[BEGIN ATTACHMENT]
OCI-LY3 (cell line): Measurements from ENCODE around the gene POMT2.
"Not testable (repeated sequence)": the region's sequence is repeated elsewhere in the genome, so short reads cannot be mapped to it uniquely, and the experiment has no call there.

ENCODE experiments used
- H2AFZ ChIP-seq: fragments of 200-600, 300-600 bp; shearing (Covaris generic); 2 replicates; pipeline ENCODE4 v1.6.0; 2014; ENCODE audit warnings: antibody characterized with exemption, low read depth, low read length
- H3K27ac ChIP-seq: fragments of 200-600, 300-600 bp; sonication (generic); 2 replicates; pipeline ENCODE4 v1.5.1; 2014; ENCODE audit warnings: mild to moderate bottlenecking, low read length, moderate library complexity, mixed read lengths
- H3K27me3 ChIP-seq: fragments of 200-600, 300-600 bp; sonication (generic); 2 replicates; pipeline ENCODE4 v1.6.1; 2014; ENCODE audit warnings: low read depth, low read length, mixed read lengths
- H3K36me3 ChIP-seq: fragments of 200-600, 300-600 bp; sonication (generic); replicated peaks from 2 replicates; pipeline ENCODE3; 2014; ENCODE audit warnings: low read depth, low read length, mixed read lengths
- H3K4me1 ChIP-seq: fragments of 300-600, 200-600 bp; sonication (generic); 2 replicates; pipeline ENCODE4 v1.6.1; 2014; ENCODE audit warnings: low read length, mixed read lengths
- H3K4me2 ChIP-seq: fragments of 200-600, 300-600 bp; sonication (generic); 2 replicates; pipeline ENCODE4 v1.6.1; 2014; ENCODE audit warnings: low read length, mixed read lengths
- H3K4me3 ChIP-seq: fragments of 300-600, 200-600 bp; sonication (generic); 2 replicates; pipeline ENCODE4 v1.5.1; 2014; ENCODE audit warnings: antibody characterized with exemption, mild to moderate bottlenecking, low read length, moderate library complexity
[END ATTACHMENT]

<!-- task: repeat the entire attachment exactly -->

OCI-LY3 (cell line): Measurements from ENCODE around the gene POMT2.
"Not testable (repeated sequence)": the region's sequence is repeated elsewhere in the genome, so short reads cannot be mapped to it uniquely, and the experiment has no call there.

ENCODE experiments used
- H2AFZ ChIP-seq: fragments of 200-600, 300-600 bp; shearing (Covaris generic); 2 replicates; pipeline ENCODE4 v1.6.0; 2014; ENCODE audit warnings: antibody characterized with exemption, low read depth, low read length
- H3K27ac ChIP-seq: fragments of 200-600, 300-600 bp; sonication (generic); 2 replicates; pipeline ENCODE4 v1.5.1; 2014; ENCODE audit warnings: mild to moderate bottlenecking, low read length, moderate library complexity, mixed read lengths
- H3K27me3 ChIP-seq: fragments of 200-600, 300-600 bp; sonication (generic); 2 replicates; pipeline ENCODE4 v1.6.1; 2014; ENCODE audit warnings: low read depth, low read length, mixed read lengths
- H3K36me3 ChIP-seq: fragments of 200-600, 300-600 bp; sonication (generic); replicated peaks from 2 replicates; pipeline ENCODE3; 2014; ENCODE audit warnings: low read depth, low read length, mixed read lengths
- H3K4me1 ChIP-seq: fragments of 300-600, 200-600 bp; sonication (generic); 2 replicates; pipeline ENCODE4 v1.6.1; 2014; ENCODE audit warnings: low read length, mixed read lengths
- H3K4me2 ChIP-seq: fragments of 200-600, 300-600 bp; sonication (generic); 2 replicates; pipeline ENCODE4 v1.6.1; 2014; ENCODE audit warnings: low read length, mixed read lengths
- H3K4me3 ChIP-seq: fragments of 300-600, 200-600 bp; sonication (generic); 2 replicates; pipeline ENCODE4 v1.5.1; 2014; ENCODE audit warnings: antibody characterized with exemption, mild to moderate bottlenecking, low read length, moderate library complexity